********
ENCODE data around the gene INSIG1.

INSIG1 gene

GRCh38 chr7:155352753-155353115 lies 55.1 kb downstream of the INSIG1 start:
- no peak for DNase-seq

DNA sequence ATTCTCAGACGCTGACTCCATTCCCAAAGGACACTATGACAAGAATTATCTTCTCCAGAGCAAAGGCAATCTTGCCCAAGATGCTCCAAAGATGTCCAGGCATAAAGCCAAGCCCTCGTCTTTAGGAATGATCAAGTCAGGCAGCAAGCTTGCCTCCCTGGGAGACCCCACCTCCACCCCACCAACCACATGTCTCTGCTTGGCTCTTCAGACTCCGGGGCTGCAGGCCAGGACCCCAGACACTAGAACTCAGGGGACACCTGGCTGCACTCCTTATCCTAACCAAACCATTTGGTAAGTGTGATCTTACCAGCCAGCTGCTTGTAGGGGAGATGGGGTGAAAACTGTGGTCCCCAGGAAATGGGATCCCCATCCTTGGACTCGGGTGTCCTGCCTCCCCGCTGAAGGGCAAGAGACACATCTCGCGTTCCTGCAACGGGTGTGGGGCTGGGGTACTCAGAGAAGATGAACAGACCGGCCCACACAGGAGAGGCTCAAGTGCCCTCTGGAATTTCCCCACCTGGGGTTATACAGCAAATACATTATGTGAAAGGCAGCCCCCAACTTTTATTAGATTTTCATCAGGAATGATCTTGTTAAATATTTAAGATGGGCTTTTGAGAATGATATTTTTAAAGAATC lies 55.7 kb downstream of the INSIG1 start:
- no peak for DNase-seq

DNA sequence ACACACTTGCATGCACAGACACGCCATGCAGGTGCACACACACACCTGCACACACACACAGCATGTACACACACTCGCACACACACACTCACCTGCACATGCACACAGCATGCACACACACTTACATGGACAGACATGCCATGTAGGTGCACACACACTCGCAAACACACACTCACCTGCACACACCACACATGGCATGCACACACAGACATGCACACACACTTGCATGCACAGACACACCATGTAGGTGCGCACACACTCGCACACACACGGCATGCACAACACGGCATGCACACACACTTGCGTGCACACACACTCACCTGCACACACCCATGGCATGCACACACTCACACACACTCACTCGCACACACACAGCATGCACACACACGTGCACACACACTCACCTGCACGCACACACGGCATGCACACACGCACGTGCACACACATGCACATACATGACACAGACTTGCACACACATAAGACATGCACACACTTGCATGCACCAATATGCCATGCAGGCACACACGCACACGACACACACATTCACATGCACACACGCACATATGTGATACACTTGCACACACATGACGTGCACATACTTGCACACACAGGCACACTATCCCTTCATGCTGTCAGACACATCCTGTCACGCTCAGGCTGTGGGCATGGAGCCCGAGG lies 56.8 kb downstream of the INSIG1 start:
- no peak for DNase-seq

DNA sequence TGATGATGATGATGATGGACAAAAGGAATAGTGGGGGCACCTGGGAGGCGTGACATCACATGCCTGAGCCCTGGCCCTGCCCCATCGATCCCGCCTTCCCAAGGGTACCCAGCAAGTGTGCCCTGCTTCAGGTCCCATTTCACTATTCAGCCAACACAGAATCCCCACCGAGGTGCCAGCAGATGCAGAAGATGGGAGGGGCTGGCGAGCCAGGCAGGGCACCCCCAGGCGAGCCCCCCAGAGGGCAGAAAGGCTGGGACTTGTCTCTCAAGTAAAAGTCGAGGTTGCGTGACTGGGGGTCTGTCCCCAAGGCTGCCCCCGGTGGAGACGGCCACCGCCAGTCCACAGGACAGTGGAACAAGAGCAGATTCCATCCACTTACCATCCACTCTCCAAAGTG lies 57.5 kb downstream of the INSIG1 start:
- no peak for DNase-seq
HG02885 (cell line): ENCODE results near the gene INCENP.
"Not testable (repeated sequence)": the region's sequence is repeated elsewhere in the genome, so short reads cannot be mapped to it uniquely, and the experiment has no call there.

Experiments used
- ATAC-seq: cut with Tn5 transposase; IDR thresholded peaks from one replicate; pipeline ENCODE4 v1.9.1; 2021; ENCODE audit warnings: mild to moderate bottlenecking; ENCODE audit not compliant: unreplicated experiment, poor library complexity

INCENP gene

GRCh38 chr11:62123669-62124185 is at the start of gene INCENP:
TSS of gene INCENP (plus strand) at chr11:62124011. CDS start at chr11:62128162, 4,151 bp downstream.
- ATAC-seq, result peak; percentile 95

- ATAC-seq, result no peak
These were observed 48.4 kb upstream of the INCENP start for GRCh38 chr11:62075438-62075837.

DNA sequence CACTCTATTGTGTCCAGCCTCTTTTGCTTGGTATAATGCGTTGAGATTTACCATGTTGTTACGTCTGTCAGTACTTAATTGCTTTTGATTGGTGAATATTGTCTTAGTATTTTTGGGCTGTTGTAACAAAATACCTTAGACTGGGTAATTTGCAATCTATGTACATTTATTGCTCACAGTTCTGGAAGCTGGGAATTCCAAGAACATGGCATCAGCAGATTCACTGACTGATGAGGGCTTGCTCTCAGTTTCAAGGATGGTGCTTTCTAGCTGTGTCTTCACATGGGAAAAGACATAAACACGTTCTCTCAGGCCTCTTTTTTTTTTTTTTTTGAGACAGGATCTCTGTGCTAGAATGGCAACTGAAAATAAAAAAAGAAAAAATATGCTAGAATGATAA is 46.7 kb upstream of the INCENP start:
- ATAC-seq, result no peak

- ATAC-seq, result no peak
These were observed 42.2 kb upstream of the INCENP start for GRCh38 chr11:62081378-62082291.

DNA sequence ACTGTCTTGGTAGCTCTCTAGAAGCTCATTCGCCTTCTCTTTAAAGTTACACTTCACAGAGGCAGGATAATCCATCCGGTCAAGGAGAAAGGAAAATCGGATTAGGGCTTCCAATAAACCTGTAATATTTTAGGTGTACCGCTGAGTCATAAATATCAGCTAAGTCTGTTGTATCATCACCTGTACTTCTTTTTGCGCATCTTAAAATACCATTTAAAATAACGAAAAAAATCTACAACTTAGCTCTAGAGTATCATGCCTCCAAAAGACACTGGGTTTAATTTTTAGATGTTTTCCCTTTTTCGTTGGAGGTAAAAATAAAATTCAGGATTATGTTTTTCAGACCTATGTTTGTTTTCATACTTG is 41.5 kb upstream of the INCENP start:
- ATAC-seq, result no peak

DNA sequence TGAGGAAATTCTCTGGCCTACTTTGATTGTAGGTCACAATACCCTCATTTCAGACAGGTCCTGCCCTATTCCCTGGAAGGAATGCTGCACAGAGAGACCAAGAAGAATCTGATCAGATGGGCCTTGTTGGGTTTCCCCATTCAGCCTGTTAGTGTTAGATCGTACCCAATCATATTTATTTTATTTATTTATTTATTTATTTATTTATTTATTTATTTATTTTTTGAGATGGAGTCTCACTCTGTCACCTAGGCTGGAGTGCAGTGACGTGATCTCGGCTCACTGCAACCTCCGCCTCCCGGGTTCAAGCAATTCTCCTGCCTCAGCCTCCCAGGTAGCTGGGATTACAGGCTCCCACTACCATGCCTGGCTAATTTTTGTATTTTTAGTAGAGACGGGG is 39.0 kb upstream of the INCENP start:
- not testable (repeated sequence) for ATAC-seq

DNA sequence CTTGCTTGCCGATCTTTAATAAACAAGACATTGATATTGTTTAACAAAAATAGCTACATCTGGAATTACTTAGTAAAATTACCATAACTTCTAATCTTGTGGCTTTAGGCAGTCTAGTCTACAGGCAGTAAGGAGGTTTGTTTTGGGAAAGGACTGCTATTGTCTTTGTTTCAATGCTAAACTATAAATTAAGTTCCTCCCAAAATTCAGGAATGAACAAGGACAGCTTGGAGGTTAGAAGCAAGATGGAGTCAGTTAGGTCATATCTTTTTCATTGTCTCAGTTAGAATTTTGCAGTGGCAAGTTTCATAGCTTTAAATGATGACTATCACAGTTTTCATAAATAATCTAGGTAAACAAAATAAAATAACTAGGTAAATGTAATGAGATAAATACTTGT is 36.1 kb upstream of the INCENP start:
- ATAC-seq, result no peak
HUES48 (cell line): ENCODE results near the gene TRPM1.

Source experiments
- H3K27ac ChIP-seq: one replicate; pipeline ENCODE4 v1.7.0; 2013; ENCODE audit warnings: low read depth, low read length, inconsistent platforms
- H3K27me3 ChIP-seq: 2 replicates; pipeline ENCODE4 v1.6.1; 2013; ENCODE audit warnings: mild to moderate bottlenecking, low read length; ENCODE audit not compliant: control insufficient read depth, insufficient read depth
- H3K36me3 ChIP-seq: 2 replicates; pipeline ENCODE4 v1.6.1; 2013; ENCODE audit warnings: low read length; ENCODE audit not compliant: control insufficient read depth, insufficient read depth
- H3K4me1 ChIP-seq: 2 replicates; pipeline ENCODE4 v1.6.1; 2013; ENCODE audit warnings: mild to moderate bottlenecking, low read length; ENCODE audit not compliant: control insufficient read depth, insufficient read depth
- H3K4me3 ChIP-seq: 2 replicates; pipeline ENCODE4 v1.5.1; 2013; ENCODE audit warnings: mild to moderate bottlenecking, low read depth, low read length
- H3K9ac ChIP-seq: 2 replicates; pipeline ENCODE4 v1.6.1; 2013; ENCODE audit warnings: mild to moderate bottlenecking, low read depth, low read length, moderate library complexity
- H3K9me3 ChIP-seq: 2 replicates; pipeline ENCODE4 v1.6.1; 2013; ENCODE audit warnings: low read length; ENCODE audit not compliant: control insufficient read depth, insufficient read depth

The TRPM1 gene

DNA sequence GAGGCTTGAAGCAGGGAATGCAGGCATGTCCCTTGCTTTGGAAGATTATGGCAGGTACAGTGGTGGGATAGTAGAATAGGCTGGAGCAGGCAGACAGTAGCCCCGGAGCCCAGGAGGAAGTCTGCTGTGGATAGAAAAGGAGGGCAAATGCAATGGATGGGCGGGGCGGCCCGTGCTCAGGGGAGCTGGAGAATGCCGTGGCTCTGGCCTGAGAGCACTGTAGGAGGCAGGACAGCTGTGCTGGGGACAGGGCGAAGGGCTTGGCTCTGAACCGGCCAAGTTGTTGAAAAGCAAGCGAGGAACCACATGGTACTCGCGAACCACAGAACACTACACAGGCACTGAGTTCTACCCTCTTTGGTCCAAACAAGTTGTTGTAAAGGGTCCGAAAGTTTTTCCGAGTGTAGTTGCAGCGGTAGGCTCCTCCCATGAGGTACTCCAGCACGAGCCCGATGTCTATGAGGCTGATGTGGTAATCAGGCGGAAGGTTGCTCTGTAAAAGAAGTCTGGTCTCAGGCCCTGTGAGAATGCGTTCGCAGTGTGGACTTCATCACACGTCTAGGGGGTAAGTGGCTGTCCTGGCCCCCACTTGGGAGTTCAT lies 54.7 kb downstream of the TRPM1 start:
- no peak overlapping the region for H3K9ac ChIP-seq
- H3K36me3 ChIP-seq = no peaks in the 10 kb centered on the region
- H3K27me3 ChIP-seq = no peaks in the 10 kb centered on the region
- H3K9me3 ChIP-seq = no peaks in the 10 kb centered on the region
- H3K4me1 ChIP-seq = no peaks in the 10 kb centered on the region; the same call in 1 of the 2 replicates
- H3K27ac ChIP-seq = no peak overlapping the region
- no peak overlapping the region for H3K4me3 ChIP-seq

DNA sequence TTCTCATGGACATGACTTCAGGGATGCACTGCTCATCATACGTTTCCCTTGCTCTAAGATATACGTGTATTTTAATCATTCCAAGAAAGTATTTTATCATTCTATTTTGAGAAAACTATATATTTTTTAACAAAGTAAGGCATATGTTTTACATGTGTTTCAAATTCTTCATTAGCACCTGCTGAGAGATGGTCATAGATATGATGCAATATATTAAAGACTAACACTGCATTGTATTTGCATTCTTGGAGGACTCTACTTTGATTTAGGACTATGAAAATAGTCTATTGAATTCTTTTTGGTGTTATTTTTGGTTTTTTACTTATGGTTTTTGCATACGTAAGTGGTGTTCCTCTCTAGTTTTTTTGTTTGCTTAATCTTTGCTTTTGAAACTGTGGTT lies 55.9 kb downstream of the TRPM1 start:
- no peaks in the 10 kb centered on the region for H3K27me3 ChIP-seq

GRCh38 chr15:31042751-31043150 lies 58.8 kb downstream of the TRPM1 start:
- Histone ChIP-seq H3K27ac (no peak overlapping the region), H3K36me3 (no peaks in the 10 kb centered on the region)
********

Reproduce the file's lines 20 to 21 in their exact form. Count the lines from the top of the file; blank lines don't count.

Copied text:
These were observed 48.4 kb upstream of the INCENP start for GRCh38 chr11:62075438-62075837.

DNA sequence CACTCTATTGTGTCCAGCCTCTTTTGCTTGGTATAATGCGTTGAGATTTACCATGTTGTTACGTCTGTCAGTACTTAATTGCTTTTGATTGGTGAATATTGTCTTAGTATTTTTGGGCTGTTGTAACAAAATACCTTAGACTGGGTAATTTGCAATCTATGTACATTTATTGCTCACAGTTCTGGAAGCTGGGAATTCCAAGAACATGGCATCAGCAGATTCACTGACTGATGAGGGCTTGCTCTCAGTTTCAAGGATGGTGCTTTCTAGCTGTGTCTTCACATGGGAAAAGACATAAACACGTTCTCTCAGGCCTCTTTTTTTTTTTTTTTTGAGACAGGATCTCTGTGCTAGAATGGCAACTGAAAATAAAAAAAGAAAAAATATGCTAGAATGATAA is 46.7 kb upstream of the INCENP start: